There is a saying that athletes die twice. Once in retirement and the other time just as we all do. Patrick Willis rejected that idea when he announced his retirement from football at the relatively young age of 30.
“Retired doesn’t mean you’re dying, it means you’re putting something to rest and going on to do other things,” Willis told reporters in his goodbye press conference.
Chris Borland of the San Francisco 49ers and Jason Worilds of the Pittsburgh Steelers recently retired at the ages of 24 and 27, respectively. Borland stopped playing after one season because he felt that his love of football was not worth the risk of potential head injuries. Worilds left because he felt a religious call to do so. Willis felt his injured feet would not allow him to play to the high standard he demanded of himself.
These players have three things in common: They were all linebackers, all excelled, and all loved their roles. Borland was outstanding, recording 107 tackles in only 14 games as a rookie, Willis is on his way to the Hall of Fame, and Worilds was sought after by many teams in the off-season, but they all left the game to pursue other interests. The final point is the most telling.
“I knew there would be a day I’d leave, and I always told myself that I wanted it to be on my terms,” Willis announced when he called it quits.
All three players left football with no regrets because they played hard on the field and had interests that could sustain them off the field. They felt they were equipped to deal with the uncertainty of changing their career path at such young ages. There is an echo of this in Derrick Rose’s comments in 2014 that his playing decisions were predicated on his long-term goals.
“I’m thinking about after I’m done with basketball,” Rose told ESPN. “Having graduations to go to, having meetings to go to, I don’t want to be […] sore just because of something I did in the past. [I’m] just learning and being smart.”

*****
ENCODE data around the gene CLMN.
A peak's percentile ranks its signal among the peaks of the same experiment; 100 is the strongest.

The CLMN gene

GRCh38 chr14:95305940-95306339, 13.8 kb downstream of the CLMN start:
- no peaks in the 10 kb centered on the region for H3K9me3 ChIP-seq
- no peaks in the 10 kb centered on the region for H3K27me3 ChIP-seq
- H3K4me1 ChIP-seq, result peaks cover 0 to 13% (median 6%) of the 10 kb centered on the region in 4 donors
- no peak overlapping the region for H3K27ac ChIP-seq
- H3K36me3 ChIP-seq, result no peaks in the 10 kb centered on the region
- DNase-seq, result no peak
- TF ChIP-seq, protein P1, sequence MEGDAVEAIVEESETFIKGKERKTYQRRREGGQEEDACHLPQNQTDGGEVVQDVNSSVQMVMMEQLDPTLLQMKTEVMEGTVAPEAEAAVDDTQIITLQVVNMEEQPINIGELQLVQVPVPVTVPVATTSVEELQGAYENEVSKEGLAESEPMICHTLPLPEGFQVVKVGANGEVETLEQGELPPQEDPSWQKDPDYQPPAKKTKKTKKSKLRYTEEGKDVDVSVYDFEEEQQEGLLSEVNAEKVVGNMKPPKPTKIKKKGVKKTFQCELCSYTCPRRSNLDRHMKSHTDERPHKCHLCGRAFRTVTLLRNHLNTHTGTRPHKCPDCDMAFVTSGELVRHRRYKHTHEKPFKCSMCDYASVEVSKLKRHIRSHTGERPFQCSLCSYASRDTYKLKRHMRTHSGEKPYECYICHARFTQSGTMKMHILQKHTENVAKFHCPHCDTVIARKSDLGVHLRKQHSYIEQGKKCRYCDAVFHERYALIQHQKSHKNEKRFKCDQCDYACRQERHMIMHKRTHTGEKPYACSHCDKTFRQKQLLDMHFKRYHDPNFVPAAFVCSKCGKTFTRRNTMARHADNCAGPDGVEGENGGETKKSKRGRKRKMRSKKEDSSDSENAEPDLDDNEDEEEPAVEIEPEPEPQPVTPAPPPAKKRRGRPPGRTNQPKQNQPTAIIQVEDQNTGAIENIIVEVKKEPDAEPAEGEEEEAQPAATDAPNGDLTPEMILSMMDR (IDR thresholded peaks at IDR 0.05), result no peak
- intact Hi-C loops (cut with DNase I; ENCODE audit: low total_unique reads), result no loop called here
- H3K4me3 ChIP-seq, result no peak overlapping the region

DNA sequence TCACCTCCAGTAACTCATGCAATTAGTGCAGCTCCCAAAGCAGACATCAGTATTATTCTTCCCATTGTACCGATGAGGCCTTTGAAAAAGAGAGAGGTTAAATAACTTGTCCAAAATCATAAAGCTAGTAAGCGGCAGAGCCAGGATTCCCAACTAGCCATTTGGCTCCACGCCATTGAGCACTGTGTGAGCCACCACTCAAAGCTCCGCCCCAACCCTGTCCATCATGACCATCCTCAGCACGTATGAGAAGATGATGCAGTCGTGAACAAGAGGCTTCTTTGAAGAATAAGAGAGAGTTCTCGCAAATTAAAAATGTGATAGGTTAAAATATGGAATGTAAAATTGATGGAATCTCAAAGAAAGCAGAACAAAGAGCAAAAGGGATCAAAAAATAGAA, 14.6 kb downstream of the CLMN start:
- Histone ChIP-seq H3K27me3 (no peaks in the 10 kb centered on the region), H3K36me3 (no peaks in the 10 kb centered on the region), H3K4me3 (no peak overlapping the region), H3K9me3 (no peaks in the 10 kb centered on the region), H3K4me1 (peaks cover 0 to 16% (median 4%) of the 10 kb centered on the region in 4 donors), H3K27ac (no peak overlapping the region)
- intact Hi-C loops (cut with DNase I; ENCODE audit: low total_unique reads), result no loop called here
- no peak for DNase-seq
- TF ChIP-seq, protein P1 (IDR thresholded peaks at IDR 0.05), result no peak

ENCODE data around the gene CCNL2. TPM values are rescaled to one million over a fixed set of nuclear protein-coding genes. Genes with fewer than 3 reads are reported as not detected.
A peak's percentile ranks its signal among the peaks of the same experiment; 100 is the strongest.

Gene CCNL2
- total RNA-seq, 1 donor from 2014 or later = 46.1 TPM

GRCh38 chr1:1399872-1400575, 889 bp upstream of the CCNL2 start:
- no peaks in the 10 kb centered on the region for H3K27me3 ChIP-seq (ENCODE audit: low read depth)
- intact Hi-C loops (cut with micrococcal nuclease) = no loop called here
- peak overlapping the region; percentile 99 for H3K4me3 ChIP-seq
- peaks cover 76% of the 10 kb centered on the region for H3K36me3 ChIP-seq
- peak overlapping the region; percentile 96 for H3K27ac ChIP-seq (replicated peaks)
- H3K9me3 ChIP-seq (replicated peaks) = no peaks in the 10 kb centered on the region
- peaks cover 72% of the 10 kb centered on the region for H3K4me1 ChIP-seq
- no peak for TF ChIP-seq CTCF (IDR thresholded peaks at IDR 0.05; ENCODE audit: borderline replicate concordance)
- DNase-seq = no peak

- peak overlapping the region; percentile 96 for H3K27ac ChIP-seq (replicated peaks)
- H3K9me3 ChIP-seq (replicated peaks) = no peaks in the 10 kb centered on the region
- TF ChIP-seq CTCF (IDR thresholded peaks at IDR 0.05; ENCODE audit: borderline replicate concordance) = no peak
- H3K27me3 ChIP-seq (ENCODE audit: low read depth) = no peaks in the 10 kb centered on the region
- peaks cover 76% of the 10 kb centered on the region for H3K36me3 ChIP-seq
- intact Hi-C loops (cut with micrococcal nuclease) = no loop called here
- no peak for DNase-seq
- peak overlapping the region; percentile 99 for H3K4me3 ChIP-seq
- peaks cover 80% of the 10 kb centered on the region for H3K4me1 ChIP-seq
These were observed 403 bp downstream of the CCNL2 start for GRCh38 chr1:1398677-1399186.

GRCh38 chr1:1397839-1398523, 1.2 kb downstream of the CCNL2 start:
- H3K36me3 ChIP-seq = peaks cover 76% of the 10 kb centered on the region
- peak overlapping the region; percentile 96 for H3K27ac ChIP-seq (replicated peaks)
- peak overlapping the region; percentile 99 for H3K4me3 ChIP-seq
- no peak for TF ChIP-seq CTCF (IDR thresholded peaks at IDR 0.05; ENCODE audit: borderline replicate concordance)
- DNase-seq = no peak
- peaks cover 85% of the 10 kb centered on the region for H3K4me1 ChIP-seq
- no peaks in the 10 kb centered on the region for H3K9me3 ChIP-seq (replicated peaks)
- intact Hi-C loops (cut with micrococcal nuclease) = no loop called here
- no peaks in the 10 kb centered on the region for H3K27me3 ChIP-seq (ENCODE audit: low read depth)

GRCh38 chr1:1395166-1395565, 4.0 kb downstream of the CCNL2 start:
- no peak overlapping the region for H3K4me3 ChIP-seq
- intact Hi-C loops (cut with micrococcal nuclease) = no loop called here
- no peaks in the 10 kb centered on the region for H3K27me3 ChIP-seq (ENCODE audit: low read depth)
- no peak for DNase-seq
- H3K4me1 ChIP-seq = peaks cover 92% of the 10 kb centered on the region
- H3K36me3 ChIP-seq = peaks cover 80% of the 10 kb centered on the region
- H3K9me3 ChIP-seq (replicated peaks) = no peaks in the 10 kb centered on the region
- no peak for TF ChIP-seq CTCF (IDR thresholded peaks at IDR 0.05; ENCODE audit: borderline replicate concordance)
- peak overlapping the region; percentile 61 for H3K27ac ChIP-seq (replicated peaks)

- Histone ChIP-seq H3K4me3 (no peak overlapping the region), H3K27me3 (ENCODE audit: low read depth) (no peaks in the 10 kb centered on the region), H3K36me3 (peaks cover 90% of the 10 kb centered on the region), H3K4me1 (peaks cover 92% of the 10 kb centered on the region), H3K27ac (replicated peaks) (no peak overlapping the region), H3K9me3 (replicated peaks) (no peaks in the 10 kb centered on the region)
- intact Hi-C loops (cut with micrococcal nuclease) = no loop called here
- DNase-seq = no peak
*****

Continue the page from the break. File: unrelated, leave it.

Retirement is a personal choice and, in many circumstances, a gut-wrenching one. It seemed like Michael Jordan and Brett Favre retired every other year, and it’s something all athletes must go through. After Chris Borland announced his retirement, Ravens’ linebacker John Urschel wrote in the Players Tribune that while he understood the long-term health risks, not playing football has never been an option for him because he loves it so much. He knows that he will eventually reach an age where he can no longer physically play the sport, and is fortunate to have a passion for mathematics that can occupy him after his NFL career.
Athletes need to be prepared for retirement while studying in college and high school. They need to learn how to cultivate off-field interests and support networks. Borland was always prepared to transition into a post-NFL career with a history degree and a good relationship with supportive parents. He also reached out to ex-NFL player Dave Muggysey when he felt concerns about his health. Having that network helped Borland make an informed decision on his career and leave without any misgivings.
The real question is whether the majority of athletes are prepared to handle real life. At the moment, the answer is “no.” 78 per cent of NFL players, and 60 per cent of NBA players go bankrupt within five years of leaving the league. Playing professional sports for a living is one of the best gigs on earth, and the thought process behind accepting the risk associated is understandable. All athletes must retire eventually, and planning for life after sports is crucial to their happiness. The fate of the players mentioned here seems clear, as all seem able to deal with the ambiguity of the future gracefully. Hopefully someday, that can be said for the majority of athletes.